Photo Credit: KDeGagne/bridgesforpeace.com
As parties and role-players jockey and gear up for the next move, ask the Lord to intervene in the political chaos with His perfect order and strategy. Pray for His choice of party, candidate and coalition to stand at the helm and lead the nation He call the apple of His eye (Zech. 2:8).
Counsel is mine, and sound wisdom; I am understanding, I have strength. By me kings reign, and rulers decree justice. By me princes rule, and nobles, all the judges of the earth.
Iran’s Nuclear Program: Where Is the Biden Administration’s Plan B?
by Dr. Majid Rafizadeh ~ Gatestone Institute
Tuesday, 21 June 2022 | The Biden administration’s nuclear negotiations to revive the nuclear deal (the Joint Comprehensive Plan of Action) with Iran’s ruling mullahs are going nowhere, all while the administration does not seem to have a Plan B.
The ruling mullahs of Iran defiantly continue to advance their nuclear program. They recently switched off two surveillance cameras that were installed by the United Nations’ nuclear watchdog, the International Atomic Energy Agency (IAEA), and will reportedly remove at least another 25.
According to a report by Iranian state television, the Iranian government deactivated “beyond-safeguards cameras of the measuring Online Enrichment Monitor…and flowmeter.” By turning off the surveillance cameras, the regime is effectively preventing the IAEA from monitoring Iran’s nuclear activities, including its centrifuges and uranium enrichment.
Iran’s ruling clerics continue to claim that their nuclear program is designed for peaceful purposes, not for manufacturing nuclear weapons. If this is so, and if Iran’s regime does not have anything to conceal when it comes to its nuclear activities, why is it switching off the IAEA surveillance cameras?
While the Biden administration continues to rely on “negotiations,” which they are not even themselves negotiating, Iran has enriched a substantial amount of uranium—up to 60% purity, a short technical step away from the 90% purity level required to build a nuclear weapon. Even France, Germany and the United Kingdom recently warned that the Iranian government’s latest action is “further reducing the time Iran would take to break out towards a first nuclear weapon and it is fueling distrust as to Iran’s intentions.”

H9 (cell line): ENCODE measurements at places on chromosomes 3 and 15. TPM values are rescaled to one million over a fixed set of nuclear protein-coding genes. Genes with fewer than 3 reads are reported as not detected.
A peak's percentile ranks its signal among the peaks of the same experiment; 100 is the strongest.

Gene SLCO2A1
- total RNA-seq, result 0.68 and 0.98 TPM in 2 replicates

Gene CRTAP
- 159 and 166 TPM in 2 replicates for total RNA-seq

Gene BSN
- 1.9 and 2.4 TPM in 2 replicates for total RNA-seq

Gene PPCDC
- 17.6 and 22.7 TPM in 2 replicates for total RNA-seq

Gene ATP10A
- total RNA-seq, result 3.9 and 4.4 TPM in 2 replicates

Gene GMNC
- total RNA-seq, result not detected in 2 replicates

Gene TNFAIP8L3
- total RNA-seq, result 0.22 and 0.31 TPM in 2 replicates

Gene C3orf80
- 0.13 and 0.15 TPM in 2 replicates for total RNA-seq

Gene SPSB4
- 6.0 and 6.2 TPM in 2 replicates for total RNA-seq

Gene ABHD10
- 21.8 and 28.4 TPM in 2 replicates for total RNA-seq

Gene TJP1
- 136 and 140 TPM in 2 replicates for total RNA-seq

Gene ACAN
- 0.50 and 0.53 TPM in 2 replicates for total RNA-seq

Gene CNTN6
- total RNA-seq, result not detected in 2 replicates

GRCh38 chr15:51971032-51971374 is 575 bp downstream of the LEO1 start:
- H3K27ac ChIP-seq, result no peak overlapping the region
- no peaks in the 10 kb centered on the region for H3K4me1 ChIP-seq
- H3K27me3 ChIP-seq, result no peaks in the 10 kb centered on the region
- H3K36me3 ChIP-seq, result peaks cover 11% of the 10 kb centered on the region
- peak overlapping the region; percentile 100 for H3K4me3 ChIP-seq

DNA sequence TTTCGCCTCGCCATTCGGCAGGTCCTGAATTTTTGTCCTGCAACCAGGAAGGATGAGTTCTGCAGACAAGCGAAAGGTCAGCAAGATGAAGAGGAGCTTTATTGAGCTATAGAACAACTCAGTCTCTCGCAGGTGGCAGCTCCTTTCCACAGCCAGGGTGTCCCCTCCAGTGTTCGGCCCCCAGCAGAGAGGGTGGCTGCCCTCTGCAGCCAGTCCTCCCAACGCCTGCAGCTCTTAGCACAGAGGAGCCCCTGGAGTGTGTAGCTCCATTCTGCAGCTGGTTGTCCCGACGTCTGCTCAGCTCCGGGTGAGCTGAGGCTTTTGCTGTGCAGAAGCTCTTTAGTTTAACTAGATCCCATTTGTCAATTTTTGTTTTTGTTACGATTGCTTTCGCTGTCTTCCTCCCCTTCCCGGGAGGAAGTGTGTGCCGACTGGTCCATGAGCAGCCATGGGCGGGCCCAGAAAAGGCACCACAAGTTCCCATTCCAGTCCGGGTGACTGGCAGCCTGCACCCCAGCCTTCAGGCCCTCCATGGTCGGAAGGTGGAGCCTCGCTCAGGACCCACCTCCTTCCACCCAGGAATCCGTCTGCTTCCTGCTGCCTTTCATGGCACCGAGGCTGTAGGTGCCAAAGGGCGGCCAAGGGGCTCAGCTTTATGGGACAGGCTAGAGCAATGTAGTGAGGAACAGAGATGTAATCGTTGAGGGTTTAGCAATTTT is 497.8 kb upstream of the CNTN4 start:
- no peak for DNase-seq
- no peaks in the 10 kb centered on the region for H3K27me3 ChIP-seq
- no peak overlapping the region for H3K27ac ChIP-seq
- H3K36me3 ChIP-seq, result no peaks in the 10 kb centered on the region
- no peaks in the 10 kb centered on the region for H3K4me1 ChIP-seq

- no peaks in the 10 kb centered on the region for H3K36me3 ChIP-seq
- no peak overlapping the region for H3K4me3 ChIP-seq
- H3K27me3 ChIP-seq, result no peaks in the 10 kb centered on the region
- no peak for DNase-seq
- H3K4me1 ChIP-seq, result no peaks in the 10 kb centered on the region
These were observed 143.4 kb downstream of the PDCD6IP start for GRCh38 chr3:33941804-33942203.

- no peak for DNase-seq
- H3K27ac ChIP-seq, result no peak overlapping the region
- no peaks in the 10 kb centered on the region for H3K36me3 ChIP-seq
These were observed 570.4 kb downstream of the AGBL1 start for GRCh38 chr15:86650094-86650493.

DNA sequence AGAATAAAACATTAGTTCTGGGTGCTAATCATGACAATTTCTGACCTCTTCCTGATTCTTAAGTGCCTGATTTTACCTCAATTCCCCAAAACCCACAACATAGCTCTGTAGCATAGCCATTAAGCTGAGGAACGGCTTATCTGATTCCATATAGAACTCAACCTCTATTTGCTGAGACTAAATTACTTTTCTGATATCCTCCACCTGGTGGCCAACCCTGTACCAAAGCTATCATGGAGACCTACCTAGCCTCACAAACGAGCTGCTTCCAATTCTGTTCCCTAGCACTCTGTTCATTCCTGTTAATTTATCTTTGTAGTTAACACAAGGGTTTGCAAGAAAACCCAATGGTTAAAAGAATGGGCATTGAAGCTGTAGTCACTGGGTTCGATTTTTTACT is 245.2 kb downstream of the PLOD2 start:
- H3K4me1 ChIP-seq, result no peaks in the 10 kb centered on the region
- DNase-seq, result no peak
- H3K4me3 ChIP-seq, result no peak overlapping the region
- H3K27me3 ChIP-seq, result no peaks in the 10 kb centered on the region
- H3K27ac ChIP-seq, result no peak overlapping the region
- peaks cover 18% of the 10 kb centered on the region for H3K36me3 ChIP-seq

In addition, the Biden administration recently acknowledged that Iran is only weeks away from obtaining nuclear breakout capability. Secretary of State Antony Blinken issued the warning last month during a hearing with the Senate Foreign Relations Committee.
The Biden administration must know that Russia and China are not going to pressure Iran’s ruling mullahs to cooperate with the IAEA or halt their nuclear activities. In addition, Iran’s leaders have shown during the last few years—and during previous rounds of negotiations—that they have absolutely no desire to scale back their nuclear advancements.
If the Biden administration allows Iran to obtain nuclear weapons, President Joe Biden and his associates, like Neville Chamberlain’s illusory “Peace for our time,” will have as their legacy that it was their acts alone that destabilized global security and set the world at risk.
Iran’s ruling clerics, among other unacceptable offenses, have frequently threatened to wipe a whole country, Israel, off the map. One of the core pillars of the Islamic Republic of Iran since the regime took power in 1979 has been the destruction of the Jewish state. Eliminating Israel was not only one of the main religious prophecies of the founder of the Islamic Republic of Iran, Ayatollah Ruhollah Khomeini, it is also a leading policy of his successor, the current Supreme Leader Ayatollah Ali Khamenei, that Israel will be erased from the face of the earth.